I would like to ask how to interpret the poem by Jackie Kay "We are not all sisters under the same moon" especially the title.
I haven't read the poem, I have to admit, but I still believe that I might be able to say something about what the title might suggest.
To me, the title seems to go against the popular notion that all women share basic things in common and thus are naturally friends, allies, or "sisters." This popular notion is often called, often disparagingly, "essentialism" or "radical feminisim." The reference to the moon in the title is telling, I think, as it evokes the whole notion of the 28-day (or so) lunar cycle; the moon often functions in literature as a symbol of the feminine, probably in part because the lunar cycle seems to coincide with the menstrual cycle for many women. ("Coincide" in the sense that the average menstrual cycle tends to be about 28 days, not in the sense that the moon is in any way involved in the menstrual cycle. "Under the same moon," now that I think about it, may even be hinting at the idea of women's cycles 'synching up" if they're around each other a lot.)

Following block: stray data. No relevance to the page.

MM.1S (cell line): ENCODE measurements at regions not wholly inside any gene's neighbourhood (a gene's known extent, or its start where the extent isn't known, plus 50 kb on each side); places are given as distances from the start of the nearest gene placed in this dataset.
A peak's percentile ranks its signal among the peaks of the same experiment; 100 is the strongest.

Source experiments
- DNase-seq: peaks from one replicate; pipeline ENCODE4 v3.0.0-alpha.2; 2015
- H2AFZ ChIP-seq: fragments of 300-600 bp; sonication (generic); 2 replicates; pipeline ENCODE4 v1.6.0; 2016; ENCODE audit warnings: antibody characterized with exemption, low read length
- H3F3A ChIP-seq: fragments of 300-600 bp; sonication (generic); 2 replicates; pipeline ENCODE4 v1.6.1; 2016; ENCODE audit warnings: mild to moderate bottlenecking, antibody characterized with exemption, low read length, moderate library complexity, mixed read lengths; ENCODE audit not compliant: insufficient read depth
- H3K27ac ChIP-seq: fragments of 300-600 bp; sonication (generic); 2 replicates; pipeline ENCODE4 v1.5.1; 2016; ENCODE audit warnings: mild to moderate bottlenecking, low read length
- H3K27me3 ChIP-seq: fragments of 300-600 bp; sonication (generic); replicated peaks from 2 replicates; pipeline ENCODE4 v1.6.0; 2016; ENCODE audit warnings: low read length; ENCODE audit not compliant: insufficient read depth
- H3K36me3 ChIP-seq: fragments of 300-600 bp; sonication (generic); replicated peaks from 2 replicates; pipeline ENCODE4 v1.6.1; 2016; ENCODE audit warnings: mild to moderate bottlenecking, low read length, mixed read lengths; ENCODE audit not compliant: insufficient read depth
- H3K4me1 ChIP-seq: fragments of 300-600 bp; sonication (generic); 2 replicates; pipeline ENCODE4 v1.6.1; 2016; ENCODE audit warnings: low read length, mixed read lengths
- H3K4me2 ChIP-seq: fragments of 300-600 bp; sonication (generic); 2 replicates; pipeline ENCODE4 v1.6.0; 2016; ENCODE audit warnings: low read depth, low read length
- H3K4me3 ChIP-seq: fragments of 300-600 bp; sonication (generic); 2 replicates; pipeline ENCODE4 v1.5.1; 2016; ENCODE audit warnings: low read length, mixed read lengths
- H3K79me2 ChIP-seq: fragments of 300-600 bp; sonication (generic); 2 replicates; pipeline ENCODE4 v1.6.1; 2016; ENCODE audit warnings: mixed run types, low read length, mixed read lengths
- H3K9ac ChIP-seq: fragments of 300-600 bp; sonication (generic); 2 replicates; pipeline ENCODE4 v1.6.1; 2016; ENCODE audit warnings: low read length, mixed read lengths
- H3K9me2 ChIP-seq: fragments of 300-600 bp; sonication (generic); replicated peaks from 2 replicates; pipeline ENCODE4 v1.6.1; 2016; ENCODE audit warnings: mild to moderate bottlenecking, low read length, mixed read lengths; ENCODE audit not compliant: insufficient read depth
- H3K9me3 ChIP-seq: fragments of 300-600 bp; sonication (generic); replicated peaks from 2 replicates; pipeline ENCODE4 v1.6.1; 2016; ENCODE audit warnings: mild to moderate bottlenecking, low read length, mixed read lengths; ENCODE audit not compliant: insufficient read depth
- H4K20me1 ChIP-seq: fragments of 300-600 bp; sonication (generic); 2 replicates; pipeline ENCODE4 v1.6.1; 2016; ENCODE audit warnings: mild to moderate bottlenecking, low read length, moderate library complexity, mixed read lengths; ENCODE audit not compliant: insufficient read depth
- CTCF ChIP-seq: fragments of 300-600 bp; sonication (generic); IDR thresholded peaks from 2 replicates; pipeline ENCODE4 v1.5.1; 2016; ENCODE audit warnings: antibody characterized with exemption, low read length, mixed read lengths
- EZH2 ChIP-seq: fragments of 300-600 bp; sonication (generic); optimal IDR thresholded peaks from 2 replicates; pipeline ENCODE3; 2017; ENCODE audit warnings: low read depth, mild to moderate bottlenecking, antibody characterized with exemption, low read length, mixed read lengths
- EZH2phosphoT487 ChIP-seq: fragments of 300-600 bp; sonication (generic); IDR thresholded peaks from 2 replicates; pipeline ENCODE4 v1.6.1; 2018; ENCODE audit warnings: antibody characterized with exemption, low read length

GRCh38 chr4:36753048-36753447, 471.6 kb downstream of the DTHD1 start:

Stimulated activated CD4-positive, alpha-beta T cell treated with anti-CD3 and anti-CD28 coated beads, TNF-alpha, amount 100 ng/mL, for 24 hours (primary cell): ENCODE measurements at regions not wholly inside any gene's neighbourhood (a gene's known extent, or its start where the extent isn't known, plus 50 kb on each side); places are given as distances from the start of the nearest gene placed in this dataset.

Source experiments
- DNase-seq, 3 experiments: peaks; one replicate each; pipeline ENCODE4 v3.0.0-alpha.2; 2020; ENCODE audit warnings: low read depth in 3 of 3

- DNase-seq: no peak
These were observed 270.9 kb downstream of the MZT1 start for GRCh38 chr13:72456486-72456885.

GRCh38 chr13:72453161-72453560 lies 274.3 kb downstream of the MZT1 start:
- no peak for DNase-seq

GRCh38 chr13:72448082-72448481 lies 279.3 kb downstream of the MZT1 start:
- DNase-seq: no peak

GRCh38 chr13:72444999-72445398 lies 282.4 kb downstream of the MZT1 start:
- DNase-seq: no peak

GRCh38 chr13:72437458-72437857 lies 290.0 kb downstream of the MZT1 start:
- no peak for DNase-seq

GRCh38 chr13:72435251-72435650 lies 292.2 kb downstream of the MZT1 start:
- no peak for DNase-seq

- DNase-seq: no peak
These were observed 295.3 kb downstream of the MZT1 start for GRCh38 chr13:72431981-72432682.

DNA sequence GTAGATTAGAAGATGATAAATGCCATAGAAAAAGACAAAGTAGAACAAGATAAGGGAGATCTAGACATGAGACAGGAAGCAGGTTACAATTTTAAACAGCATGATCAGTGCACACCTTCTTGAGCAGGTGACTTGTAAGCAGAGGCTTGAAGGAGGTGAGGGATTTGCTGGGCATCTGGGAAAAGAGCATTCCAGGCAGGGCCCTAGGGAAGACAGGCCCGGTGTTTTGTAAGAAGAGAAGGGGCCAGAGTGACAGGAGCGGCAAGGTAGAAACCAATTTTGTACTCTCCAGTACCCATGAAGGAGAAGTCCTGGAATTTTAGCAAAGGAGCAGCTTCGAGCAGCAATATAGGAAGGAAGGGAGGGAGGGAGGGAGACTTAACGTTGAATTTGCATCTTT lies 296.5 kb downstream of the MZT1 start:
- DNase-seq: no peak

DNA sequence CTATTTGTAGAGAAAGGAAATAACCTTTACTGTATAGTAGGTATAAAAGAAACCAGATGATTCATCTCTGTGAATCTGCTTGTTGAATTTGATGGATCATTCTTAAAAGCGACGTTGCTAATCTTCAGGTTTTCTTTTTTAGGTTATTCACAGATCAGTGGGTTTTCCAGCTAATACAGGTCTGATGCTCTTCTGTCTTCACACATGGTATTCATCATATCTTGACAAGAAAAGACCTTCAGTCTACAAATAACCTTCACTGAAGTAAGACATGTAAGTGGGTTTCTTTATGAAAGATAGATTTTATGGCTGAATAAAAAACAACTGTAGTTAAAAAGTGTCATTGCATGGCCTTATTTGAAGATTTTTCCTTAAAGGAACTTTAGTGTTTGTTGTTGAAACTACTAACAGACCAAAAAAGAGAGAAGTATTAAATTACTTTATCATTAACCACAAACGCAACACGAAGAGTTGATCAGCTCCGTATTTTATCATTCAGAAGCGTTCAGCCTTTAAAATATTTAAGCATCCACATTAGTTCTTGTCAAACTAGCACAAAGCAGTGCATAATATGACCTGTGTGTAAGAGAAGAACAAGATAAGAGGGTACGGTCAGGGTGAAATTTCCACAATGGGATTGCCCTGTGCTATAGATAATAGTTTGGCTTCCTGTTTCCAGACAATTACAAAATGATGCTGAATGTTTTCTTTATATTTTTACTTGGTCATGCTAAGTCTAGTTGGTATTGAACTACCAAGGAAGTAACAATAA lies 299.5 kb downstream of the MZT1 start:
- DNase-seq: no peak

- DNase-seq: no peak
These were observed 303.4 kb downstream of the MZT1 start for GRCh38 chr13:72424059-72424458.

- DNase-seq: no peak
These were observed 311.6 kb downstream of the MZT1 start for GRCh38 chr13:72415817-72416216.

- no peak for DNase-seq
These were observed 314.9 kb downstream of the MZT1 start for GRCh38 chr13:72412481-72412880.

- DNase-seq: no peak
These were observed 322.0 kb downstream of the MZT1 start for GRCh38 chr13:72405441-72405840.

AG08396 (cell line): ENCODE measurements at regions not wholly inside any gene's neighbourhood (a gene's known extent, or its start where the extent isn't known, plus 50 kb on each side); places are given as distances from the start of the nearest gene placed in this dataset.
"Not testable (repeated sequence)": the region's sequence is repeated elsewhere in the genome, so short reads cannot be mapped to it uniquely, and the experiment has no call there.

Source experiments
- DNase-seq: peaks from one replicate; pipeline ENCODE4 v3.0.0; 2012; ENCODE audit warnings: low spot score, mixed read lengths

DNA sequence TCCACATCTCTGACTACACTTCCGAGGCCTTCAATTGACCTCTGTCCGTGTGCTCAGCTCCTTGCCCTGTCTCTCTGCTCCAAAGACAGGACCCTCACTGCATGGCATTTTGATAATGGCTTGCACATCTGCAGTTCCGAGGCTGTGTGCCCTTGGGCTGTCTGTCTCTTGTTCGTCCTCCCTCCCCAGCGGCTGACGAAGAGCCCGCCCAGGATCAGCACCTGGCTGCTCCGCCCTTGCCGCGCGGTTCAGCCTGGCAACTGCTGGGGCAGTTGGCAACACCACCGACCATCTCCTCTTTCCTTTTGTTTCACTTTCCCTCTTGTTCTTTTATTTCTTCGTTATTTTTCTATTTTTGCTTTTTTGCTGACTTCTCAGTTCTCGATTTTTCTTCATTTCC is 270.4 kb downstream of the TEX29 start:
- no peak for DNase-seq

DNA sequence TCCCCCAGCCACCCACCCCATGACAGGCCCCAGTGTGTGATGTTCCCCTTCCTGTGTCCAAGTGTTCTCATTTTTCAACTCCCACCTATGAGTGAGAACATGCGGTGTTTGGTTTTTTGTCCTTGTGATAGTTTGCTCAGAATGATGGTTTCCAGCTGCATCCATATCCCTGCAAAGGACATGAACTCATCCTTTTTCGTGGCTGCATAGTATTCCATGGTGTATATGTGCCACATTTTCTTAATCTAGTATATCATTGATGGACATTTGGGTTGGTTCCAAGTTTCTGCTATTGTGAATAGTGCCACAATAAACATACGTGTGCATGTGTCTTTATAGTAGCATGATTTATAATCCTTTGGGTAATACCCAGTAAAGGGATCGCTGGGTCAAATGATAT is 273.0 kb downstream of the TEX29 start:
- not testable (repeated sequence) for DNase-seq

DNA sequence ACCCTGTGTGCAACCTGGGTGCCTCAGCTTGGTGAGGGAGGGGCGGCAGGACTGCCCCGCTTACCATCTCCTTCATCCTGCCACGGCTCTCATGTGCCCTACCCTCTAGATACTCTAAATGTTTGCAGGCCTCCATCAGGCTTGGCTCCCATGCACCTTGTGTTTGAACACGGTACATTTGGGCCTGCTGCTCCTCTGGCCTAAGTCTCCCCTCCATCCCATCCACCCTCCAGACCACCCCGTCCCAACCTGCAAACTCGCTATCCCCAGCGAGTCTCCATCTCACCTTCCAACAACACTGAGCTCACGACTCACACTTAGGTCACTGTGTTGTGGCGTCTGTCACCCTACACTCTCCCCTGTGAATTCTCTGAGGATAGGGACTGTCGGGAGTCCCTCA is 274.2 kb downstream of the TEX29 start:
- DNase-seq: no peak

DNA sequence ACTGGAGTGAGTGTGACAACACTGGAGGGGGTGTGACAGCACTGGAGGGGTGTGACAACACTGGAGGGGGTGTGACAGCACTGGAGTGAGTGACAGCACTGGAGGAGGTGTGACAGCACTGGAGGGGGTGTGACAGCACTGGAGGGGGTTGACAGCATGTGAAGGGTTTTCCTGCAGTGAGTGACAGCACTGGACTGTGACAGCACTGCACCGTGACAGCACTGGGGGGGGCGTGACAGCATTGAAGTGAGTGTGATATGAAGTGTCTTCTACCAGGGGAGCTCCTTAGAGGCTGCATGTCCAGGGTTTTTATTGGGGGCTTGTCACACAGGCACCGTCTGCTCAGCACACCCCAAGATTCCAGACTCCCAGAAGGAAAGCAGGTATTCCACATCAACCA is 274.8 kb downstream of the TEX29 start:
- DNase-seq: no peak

Critics of radical feminism often point to how women are not a single, unified group. There are profound differences of race, class, sexuality, nationality, ethnicity, etc. The idea that all women are "sisters" may be appealing to some, but others see it as a myth that obscures the real differences in power and status that different women experience.
The poem "We're not all sisters under the same moon" refers to social feminism and sisterhood. Social feminism stands for women's differences and their struggle against patriarchy.
The poem suggests that women are not the same but different and they don't have the same enemy. The moon is associated with woomanhood. As the moon turns into different shapes, women are different because of their cultural, historical and social background.
Women have to acknowledge that since they're different there' is no such a thing as Sisterhood. Only then they could find the way to communicate.
Jackie Kay talks directly to white women (when you see my tone changes... )and asks from them not to give black women a definition as white women because there are a lot of things to separete them. Black women have other problems.
She hopes that her words will make the woman wordwide to understand and accept their differences and the fact that there is not only one way to fight against patriarchy. Feminism as we know it is not the right way to accomplish our goals. Women have to rethink about their strategies.